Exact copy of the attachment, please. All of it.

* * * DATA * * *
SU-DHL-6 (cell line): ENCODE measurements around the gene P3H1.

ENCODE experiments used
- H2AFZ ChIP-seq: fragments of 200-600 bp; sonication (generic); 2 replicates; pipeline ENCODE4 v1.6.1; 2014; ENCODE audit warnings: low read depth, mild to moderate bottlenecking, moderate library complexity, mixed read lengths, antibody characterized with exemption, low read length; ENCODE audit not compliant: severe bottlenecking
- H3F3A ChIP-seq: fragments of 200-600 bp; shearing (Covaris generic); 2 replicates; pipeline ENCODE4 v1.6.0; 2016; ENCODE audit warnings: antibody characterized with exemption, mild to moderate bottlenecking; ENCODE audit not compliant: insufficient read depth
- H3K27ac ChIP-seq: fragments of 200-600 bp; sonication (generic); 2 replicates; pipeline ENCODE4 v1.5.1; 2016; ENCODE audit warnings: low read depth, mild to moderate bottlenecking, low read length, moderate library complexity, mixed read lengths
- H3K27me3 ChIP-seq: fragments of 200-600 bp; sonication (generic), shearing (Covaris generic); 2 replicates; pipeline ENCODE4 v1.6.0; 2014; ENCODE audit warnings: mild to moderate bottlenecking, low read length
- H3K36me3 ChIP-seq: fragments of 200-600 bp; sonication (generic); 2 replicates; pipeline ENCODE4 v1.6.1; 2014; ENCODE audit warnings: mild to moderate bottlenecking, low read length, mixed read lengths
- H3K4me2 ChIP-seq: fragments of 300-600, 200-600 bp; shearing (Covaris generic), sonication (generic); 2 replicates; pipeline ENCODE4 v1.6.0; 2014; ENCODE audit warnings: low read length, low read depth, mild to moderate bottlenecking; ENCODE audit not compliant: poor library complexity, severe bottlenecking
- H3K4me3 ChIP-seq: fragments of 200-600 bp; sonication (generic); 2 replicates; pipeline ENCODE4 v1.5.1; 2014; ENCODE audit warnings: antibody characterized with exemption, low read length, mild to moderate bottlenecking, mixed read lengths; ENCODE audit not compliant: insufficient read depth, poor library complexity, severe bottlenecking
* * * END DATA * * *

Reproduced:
SU-DHL-6 (cell line): ENCODE measurements around the gene P3H1.

ENCODE experiments used
- H2AFZ ChIP-seq: fragments of 200-600 bp; sonication (generic); 2 replicates; pipeline ENCODE4 v1.6.1; 2014; ENCODE audit warnings: low read depth, mild to moderate bottlenecking, moderate library complexity, mixed read lengths, antibody characterized with exemption, low read length; ENCODE audit not compliant: severe bottlenecking
- H3F3A ChIP-seq: fragments of 200-600 bp; shearing (Covaris generic); 2 replicates; pipeline ENCODE4 v1.6.0; 2016; ENCODE audit warnings: antibody characterized with exemption, mild to moderate bottlenecking; ENCODE audit not compliant: insufficient read depth
- H3K27ac ChIP-seq: fragments of 200-600 bp; sonication (generic); 2 replicates; pipeline ENCODE4 v1.5.1; 2016; ENCODE audit warnings: low read depth, mild to moderate bottlenecking, low read length, moderate library complexity, mixed read lengths
- H3K27me3 ChIP-seq: fragments of 200-600 bp; sonication (generic), shearing (Covaris generic); 2 replicates; pipeline ENCODE4 v1.6.0; 2014; ENCODE audit warnings: mild to moderate bottlenecking, low read length
- H3K36me3 ChIP-seq: fragments of 200-600 bp; sonication (generic); 2 replicates; pipeline ENCODE4 v1.6.1; 2014; ENCODE audit warnings: mild to moderate bottlenecking, low read length, mixed read lengths
- H3K4me2 ChIP-seq: fragments of 300-600, 200-600 bp; shearing (Covaris generic), sonication (generic); 2 replicates; pipeline ENCODE4 v1.6.0; 2014; ENCODE audit warnings: low read length, low read depth, mild to moderate bottlenecking; ENCODE audit not compliant: poor library complexity, severe bottlenecking
- H3K4me3 ChIP-seq: fragments of 200-600 bp; sonication (generic); 2 replicates; pipeline ENCODE4 v1.5.1; 2014; ENCODE audit warnings: antibody characterized with exemption, low read length, mild to moderate bottlenecking, mixed read lengths; ENCODE audit not compliant: insufficient read depth, poor library complexity, severe bottlenecking